Here is a familiar tale found in literary handbooks for much of the twentieth

century. Once upon a time in the 1560s and 1570s (the boyhoods of Marlowe,

Shakespeare, and Jonson), English drama was in a deplorable state characterized

by fourteener couplets, allegory, the heavy hand of didacticism, and touring

troupes of players with limited numbers and resources. A first breakthrough came

with the building of the first permanent playhouses in the London area in 1576-77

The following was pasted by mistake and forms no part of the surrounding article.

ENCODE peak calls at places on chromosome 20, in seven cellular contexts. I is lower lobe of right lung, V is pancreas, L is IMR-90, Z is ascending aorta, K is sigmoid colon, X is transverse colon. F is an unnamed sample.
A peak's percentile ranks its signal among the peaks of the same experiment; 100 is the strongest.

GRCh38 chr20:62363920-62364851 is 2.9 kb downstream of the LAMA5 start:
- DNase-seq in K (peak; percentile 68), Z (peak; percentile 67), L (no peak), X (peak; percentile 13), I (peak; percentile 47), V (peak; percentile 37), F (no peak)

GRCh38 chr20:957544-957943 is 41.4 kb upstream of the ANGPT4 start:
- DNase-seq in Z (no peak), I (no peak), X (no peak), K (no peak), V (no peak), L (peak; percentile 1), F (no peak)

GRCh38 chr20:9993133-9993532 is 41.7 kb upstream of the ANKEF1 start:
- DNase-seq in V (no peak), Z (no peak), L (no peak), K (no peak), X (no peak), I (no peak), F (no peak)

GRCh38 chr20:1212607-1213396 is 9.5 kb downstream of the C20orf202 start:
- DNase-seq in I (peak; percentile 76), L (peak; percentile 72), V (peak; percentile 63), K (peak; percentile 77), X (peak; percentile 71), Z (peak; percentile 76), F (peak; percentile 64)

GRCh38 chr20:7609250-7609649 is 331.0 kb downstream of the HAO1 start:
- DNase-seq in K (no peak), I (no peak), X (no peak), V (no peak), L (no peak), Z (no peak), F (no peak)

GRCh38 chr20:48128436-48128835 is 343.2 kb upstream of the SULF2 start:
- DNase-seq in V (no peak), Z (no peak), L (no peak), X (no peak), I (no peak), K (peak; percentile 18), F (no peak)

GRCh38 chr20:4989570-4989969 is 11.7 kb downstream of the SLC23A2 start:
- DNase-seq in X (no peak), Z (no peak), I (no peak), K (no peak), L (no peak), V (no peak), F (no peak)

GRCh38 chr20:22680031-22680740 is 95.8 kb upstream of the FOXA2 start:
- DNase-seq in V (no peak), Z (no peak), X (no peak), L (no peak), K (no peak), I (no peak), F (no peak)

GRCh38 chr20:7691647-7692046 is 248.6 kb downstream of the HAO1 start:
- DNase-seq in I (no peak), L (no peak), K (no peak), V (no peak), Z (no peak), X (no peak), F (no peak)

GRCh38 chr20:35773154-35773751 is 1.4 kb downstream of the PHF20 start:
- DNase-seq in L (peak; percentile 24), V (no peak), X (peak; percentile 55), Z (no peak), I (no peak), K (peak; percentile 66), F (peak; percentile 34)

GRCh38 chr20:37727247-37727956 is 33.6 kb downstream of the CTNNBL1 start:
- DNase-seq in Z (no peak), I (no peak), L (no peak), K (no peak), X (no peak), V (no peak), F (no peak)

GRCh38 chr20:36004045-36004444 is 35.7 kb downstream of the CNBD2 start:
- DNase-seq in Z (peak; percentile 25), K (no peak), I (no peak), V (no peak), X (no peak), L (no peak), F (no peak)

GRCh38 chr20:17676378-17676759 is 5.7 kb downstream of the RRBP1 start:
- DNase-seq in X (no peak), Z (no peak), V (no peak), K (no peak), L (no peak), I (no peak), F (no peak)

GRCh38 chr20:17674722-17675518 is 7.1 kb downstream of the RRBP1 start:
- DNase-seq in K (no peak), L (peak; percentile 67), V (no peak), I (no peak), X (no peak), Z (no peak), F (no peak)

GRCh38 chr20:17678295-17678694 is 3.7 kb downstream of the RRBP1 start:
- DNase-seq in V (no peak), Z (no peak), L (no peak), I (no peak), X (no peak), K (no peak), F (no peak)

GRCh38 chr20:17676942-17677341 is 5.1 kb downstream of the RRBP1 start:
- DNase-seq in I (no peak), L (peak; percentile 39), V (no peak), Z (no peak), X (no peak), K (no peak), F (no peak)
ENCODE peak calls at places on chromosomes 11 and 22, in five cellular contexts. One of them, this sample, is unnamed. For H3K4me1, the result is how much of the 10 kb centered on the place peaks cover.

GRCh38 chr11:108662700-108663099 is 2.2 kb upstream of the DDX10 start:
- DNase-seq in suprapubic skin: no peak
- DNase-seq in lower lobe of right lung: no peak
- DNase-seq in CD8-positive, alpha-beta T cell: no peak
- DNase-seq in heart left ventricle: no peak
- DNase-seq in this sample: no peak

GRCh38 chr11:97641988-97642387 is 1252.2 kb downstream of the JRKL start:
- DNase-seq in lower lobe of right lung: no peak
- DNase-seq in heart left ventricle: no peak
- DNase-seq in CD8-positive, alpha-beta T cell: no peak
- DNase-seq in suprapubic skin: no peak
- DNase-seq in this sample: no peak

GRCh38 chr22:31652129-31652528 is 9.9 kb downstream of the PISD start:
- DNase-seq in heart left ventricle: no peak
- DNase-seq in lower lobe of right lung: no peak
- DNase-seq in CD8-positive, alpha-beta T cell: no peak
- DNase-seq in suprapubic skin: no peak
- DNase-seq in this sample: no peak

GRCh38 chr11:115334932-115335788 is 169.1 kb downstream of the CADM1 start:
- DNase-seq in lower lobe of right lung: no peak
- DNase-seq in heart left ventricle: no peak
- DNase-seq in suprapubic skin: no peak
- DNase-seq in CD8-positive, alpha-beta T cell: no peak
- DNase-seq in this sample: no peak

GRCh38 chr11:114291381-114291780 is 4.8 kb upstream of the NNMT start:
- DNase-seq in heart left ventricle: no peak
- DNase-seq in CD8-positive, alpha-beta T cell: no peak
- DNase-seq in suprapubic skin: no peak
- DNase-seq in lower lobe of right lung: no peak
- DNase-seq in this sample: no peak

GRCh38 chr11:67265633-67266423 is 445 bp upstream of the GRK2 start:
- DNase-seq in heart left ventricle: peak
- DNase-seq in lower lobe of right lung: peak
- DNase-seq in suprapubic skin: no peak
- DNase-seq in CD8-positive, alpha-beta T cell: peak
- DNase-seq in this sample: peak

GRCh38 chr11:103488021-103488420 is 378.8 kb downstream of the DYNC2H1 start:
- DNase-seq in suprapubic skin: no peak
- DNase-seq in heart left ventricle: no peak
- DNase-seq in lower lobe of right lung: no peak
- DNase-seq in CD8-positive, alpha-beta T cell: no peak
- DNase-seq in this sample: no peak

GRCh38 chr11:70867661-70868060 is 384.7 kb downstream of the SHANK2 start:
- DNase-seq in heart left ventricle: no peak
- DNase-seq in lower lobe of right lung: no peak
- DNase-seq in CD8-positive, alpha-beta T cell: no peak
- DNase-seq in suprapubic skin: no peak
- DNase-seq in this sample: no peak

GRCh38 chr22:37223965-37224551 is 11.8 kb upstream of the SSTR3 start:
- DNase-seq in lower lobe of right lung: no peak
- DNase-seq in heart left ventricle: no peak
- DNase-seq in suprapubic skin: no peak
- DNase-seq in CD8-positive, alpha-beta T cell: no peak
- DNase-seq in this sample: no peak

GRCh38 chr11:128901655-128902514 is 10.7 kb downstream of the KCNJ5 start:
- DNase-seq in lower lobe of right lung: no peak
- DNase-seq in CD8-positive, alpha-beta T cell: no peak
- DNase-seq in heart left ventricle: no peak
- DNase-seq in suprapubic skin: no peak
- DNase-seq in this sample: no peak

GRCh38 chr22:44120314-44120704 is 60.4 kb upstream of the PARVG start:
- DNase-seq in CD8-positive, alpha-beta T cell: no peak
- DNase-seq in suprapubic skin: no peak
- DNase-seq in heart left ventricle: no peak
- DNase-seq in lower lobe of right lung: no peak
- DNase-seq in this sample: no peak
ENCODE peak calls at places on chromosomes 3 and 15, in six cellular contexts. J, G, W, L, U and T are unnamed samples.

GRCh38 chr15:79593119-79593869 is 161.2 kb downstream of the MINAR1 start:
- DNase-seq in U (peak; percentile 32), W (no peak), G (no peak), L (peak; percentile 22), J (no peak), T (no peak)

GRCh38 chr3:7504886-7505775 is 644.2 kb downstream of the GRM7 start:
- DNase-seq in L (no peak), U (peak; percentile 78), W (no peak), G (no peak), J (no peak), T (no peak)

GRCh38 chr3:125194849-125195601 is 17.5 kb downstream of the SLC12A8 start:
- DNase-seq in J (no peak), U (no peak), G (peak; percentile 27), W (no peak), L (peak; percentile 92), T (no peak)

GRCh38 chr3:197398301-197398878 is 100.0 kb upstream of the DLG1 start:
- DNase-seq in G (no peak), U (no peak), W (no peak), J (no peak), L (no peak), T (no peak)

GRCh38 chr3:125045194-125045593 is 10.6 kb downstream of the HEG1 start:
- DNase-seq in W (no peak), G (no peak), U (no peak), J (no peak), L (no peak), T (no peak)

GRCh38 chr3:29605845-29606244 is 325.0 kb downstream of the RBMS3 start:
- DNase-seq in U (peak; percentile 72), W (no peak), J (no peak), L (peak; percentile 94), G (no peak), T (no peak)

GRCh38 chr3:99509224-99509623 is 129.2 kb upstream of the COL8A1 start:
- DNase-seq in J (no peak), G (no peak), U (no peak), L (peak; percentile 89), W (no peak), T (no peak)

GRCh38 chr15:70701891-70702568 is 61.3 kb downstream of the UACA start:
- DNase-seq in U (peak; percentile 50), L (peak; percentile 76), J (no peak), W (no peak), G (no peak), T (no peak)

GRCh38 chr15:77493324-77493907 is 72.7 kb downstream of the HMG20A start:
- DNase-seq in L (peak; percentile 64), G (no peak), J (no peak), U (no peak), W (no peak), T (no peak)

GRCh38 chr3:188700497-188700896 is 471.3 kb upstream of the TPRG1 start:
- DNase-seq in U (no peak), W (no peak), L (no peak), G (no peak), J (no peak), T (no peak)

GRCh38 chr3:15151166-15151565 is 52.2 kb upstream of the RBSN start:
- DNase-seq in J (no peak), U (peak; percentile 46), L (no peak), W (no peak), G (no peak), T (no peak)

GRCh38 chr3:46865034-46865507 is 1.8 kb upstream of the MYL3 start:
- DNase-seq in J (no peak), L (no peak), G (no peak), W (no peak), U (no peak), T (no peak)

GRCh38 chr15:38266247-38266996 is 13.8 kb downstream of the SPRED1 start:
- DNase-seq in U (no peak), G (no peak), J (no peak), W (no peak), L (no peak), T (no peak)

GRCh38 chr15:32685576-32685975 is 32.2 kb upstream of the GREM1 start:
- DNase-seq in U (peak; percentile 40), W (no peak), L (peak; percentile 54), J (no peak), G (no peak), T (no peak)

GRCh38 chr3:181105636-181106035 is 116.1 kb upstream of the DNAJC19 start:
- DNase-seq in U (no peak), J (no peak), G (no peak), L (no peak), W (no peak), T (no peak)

(The Theatre, The Curtain)—hence an opportunity for stable groups to form so as

to develop a repertory of plays and an audience. A decade later, the University

Wits came down to bring their learning and sophistication to the London desert, so

that the heavyhandedness and primitive skills of early 1580s playwrights such as

Robert Wilson and predecessors such as Thomas Lupton, George Wapull, and

William Wager were superseded by the artistry of Marlowe, Kyd, and Greene. The

introduction of blank verse and the suppression of allegory and onstage sermons

yielded what Willard Thorp billed in 1928 as “the triumph of realism.”1